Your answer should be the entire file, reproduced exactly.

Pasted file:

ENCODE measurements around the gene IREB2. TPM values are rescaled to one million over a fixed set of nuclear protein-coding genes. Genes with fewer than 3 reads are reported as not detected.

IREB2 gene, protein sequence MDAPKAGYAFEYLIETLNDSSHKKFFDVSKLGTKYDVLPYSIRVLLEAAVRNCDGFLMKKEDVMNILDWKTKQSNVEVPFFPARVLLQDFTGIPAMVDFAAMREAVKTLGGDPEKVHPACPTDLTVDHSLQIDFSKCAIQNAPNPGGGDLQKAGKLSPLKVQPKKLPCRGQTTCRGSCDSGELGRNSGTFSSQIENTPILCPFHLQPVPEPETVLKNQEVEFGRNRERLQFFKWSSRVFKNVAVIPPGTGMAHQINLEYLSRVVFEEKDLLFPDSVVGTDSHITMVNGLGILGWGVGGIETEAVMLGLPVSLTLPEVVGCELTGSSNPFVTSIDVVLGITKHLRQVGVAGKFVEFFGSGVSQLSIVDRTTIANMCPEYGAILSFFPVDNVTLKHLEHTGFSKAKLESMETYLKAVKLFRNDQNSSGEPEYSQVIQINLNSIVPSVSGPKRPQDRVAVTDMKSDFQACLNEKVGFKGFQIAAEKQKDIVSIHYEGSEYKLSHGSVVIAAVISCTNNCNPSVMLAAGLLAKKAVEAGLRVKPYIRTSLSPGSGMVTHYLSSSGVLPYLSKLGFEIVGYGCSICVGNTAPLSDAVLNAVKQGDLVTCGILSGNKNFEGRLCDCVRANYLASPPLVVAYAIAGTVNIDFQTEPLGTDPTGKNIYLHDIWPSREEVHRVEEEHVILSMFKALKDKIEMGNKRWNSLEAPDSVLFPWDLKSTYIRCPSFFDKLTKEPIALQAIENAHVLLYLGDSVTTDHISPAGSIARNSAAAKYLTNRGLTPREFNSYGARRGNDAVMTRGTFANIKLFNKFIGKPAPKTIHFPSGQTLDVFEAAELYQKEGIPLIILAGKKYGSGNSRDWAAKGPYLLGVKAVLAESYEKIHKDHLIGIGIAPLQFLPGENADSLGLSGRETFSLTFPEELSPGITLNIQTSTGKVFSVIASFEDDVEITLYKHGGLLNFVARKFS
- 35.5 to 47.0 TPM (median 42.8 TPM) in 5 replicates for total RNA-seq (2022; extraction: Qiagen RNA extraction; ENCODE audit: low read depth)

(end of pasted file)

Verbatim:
ENCODE measurements around the gene IREB2. TPM values are rescaled to one million over a fixed set of nuclear protein-coding genes. Genes with fewer than 3 reads are reported as not detected.

IREB2 gene, protein sequence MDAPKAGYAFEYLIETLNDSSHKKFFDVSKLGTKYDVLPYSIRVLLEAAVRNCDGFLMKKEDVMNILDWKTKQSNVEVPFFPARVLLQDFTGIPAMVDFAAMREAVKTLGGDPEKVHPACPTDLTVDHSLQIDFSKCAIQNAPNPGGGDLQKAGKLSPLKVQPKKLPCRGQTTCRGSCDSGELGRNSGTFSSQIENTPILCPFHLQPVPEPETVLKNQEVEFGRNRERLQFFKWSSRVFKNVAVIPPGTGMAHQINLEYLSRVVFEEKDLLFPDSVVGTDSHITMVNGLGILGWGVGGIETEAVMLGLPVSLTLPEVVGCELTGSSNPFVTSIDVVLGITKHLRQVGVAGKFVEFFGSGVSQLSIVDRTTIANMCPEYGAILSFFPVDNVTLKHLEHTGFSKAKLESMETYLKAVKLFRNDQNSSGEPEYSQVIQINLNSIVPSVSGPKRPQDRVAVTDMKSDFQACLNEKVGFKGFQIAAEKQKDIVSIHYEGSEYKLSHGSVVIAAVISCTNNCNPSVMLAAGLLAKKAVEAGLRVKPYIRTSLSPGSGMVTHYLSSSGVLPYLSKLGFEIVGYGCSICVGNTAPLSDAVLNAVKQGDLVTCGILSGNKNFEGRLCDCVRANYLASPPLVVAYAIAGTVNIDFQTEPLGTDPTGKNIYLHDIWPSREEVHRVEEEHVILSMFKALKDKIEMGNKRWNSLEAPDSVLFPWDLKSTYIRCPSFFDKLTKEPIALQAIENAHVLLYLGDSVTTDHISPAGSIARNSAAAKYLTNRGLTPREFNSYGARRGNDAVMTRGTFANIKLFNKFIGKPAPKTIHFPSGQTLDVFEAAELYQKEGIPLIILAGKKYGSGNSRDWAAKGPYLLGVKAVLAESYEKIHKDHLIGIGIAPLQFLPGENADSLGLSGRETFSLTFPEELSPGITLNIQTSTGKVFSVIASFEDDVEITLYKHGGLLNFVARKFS
- 35.5 to 47.0 TPM (median 42.8 TPM) in 5 replicates for total RNA-seq (2022; extraction: Qiagen RNA extraction; ENCODE audit: low read depth)